Beginning rituals help balance the fearful transition between an old and a new way of being. Merging rituals help balance and enlarge the relationship between two separate entities. Cyclical rituals help us balance our lives by increased understanding of our relationships with time and with other larger forces. Ending rituals offer us a way to deal with the polarities of life and death; they provide us am approach to understanding questions fundamental to human nature and of existence. Whenever we touch the energies that fuel and direct life, healing can happen... Healing rituals offer a time for you to be fully present with the pain as well as a means to finding acceptance of it. (p 53)
I was familiar with all the types of rituals except healings...for whatever reason, I had just never thought about utilizing ritual in that context. However the book described a couple of beautiful healing rituals, and it is something that I am beginning to incorporate in my life (albeit in a much simpler and less-formal form than in the book!)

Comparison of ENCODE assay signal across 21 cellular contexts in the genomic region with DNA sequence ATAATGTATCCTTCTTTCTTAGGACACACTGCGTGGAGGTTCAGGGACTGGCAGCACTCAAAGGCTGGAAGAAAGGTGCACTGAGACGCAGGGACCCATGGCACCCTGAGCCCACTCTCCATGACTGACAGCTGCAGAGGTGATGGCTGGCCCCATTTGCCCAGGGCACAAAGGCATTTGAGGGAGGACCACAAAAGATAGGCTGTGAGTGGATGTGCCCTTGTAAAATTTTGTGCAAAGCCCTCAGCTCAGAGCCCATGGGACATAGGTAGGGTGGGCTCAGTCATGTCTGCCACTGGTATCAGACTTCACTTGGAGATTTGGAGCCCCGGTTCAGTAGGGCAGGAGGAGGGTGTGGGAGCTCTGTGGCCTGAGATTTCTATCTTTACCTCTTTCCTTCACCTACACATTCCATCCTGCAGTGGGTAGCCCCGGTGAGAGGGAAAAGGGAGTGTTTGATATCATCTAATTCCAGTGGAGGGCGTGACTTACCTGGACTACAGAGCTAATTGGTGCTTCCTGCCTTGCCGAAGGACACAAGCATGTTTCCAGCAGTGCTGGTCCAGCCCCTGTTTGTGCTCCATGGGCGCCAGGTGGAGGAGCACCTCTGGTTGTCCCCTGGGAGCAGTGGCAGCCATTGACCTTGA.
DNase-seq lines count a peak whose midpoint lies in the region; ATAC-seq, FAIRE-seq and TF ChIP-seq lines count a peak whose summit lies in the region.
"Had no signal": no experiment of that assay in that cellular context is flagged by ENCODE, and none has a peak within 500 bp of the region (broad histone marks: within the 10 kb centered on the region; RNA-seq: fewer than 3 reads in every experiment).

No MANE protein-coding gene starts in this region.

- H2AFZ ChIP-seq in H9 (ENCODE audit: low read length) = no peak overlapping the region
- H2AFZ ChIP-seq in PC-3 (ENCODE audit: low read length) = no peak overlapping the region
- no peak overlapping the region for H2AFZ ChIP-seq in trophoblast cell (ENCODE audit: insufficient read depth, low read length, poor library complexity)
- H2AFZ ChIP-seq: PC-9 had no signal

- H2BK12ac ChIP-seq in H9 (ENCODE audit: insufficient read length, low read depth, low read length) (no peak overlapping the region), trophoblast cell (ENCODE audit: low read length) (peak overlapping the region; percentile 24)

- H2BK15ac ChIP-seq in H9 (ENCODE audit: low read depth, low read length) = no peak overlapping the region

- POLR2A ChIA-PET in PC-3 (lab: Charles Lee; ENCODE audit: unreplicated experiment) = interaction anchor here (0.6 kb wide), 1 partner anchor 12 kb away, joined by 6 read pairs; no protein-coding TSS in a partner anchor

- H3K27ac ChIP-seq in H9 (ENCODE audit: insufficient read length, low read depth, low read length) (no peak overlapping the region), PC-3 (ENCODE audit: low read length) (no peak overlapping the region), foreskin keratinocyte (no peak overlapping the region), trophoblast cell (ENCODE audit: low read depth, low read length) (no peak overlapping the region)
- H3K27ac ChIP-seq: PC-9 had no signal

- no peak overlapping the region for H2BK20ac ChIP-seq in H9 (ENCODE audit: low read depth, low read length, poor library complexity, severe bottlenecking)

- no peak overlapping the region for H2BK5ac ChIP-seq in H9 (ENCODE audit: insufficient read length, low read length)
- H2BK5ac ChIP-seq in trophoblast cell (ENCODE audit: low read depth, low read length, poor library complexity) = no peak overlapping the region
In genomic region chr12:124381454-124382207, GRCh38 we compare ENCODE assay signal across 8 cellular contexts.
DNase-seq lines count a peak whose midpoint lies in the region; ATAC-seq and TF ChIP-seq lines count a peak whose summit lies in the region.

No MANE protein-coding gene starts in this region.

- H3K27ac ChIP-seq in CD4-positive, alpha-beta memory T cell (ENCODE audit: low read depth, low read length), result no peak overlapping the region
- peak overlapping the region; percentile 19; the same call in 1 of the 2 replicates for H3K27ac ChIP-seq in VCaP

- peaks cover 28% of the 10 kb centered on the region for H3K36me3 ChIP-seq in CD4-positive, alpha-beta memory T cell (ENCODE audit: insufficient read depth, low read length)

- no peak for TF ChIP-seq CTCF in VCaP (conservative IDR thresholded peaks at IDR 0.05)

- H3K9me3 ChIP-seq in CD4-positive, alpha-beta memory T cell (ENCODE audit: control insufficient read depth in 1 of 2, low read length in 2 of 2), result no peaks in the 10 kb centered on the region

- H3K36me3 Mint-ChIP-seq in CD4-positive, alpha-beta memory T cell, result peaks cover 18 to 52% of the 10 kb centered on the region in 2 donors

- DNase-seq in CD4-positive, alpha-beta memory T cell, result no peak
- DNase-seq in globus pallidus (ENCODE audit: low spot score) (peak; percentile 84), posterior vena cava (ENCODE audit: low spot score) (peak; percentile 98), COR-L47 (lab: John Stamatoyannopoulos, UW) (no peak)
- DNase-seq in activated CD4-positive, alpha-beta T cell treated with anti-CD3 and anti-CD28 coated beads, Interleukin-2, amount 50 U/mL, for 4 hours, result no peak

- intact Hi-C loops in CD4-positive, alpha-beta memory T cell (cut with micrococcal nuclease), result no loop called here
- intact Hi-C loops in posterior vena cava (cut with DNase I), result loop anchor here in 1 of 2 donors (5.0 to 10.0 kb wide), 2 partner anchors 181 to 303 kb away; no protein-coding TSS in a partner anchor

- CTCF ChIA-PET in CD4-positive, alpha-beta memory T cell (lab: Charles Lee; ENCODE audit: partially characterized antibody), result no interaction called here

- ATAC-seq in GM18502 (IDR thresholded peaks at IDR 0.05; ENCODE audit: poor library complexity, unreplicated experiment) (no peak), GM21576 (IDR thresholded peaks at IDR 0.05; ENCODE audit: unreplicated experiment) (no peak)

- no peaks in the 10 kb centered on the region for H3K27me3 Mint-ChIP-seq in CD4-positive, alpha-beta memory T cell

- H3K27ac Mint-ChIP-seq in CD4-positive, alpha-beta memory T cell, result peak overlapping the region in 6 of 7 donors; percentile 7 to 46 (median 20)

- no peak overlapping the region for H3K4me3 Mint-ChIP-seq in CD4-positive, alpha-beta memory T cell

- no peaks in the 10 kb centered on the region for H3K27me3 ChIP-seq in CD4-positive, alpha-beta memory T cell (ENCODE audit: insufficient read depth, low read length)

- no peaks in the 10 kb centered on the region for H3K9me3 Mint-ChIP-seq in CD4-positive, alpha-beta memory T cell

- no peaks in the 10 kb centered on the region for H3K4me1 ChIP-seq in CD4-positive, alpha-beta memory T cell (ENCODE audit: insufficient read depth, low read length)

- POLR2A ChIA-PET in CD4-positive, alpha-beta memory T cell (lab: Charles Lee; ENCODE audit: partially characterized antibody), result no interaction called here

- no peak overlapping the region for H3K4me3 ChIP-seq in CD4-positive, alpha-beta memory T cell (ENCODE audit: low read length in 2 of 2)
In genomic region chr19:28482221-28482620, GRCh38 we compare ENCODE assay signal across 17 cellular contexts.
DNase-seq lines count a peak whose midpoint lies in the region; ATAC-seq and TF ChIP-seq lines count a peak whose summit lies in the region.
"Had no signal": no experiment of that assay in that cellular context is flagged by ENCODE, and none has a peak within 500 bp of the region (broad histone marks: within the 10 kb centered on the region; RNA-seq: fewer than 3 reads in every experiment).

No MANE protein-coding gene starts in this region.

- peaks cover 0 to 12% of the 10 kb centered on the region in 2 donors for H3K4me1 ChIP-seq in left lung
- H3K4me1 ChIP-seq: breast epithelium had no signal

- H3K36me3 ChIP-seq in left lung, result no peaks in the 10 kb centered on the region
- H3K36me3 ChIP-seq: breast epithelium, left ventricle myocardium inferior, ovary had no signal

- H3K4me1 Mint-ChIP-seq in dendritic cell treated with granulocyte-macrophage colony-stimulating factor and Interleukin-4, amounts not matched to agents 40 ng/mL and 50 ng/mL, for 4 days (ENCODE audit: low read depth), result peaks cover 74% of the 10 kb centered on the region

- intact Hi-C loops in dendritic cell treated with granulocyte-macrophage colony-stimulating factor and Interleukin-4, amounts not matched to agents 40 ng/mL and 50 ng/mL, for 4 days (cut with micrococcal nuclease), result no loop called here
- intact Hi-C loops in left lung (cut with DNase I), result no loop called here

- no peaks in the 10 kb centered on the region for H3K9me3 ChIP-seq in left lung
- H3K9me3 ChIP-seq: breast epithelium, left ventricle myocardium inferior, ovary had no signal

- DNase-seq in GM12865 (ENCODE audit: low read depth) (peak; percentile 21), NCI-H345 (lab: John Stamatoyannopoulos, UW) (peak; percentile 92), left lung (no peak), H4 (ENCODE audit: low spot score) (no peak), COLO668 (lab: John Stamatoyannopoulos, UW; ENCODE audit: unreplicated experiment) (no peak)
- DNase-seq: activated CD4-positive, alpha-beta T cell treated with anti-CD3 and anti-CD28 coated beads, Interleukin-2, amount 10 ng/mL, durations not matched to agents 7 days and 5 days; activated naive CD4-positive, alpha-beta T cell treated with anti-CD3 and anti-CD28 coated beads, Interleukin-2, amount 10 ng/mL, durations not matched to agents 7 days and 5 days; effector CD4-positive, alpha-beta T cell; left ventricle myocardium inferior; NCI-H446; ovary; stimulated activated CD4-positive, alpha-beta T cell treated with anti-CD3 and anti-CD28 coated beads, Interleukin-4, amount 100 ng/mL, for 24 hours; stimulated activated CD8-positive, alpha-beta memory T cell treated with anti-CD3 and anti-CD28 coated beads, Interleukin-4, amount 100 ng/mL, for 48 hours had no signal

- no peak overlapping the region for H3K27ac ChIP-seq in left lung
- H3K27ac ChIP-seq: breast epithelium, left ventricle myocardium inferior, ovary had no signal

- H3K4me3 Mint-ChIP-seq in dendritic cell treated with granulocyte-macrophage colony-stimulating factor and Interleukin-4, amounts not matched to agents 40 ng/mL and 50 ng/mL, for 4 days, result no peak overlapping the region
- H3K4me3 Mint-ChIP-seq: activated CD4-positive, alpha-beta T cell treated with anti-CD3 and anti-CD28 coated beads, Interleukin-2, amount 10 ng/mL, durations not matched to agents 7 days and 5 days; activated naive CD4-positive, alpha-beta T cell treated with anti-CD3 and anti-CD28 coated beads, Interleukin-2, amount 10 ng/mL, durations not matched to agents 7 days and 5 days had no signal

I mentioned in my review of the other ritual book that it was not one I would particularly recommend to someone looking for a good starting point sort of book. This book IS the one I would recommend. ☺

February 11, 2011

Our Feast Table

I really like the idea of acknowledging the elements (especially when it's all FIVE elements: earth, air, water, fire, and Spirit aka Deity). I didn't feel comfortable with invoking guardians or anything like that though. In conversing with my husband however, we settled on an idea that we both really liked.

We have a wooden ring advent wreath in which we burn candles at Christmastime.